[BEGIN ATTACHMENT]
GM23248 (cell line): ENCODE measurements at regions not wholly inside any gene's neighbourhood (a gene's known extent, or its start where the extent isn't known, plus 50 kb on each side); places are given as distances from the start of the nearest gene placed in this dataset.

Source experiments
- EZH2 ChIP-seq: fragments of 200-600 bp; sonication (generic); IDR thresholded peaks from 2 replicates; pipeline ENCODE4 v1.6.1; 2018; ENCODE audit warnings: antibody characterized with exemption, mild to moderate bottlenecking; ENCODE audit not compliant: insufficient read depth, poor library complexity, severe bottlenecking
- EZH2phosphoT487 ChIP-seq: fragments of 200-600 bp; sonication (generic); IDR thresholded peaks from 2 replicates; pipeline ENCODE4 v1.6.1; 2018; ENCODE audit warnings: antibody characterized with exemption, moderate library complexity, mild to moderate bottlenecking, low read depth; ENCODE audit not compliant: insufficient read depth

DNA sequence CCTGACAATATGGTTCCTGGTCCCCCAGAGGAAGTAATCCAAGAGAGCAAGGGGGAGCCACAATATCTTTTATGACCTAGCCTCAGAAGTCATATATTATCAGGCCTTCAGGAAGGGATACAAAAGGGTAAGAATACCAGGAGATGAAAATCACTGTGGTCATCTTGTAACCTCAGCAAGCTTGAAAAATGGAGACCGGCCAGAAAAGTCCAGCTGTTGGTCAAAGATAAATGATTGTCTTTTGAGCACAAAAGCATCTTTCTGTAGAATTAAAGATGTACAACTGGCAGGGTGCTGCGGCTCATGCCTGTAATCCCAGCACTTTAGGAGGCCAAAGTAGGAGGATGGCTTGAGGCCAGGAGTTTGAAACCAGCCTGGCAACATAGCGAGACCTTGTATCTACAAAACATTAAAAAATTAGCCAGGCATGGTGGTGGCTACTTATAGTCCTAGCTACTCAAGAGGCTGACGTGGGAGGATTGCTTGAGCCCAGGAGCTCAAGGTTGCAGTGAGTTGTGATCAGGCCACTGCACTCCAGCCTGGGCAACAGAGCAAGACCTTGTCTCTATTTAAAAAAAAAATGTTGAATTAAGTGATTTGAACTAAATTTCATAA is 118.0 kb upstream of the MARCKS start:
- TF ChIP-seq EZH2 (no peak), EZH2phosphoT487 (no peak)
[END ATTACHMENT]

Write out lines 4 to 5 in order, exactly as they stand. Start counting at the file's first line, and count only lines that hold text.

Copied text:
- EZH2phosphoT487 ChIP-seq: fragments of 200-600 bp; sonication (generic); IDR thresholded peaks from 2 replicates; pipeline ENCODE4 v1.6.1; 2018; ENCODE audit warnings: antibody characterized with exemption, moderate library complexity, mild to moderate bottlenecking, low read depth; ENCODE audit not compliant: insufficient read depth

DNA sequence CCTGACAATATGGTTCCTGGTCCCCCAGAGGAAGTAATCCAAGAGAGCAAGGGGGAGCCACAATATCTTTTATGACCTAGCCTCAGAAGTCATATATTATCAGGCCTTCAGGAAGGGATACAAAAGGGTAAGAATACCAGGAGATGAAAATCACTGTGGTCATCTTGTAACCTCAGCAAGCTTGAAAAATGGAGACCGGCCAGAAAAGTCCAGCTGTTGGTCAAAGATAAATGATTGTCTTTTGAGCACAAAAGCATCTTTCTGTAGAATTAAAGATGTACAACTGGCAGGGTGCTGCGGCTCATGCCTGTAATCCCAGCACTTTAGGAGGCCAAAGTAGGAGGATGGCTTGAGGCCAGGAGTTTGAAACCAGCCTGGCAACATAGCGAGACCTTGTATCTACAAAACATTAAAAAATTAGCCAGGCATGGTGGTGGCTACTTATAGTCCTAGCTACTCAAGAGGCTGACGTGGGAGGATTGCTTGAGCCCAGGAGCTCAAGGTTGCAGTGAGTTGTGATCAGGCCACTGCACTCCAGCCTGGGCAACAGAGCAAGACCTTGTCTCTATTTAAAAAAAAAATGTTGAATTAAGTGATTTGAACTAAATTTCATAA is 118.0 kb upstream of the MARCKS start: